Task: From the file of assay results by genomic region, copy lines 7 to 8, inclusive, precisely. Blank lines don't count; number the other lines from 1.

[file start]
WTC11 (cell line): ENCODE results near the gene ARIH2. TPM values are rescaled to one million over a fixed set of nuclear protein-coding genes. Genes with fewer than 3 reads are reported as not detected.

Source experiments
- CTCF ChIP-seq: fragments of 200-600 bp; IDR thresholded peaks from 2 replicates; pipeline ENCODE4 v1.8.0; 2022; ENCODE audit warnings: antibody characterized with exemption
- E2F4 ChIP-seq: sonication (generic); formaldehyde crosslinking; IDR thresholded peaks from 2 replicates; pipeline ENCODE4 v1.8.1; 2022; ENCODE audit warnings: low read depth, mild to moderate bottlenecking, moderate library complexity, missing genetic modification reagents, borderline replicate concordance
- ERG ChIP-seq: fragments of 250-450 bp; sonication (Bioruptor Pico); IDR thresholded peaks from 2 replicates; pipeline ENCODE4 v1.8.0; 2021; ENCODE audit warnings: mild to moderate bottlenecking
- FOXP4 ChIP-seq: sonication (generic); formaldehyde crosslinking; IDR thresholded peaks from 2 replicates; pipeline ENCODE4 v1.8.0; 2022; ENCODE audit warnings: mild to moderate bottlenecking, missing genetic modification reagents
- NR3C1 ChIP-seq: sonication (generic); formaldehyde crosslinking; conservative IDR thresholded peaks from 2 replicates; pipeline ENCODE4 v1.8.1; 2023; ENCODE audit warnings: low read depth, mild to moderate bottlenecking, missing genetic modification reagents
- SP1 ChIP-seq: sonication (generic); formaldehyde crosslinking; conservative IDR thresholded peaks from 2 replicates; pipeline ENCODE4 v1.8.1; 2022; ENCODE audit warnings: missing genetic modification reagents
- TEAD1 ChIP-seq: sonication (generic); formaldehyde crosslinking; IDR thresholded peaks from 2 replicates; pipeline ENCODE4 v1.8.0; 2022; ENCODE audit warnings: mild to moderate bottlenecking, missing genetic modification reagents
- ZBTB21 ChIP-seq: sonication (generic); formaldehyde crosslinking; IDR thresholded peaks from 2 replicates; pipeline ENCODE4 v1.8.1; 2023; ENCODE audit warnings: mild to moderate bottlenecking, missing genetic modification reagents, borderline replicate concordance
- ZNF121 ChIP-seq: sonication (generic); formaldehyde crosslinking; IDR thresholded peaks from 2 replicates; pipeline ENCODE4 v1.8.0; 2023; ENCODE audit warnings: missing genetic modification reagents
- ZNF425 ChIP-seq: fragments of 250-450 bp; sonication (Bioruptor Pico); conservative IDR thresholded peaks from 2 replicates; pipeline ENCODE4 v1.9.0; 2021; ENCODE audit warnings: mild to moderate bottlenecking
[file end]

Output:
- NR3C1 ChIP-seq: sonication (generic); formaldehyde crosslinking; conservative IDR thresholded peaks from 2 replicates; pipeline ENCODE4 v1.8.1; 2023; ENCODE audit warnings: low read depth, mild to moderate bottlenecking, missing genetic modification reagents
- SP1 ChIP-seq: sonication (generic); formaldehyde crosslinking; conservative IDR thresholded peaks from 2 replicates; pipeline ENCODE4 v1.8.1; 2022; ENCODE audit warnings: missing genetic modification reagents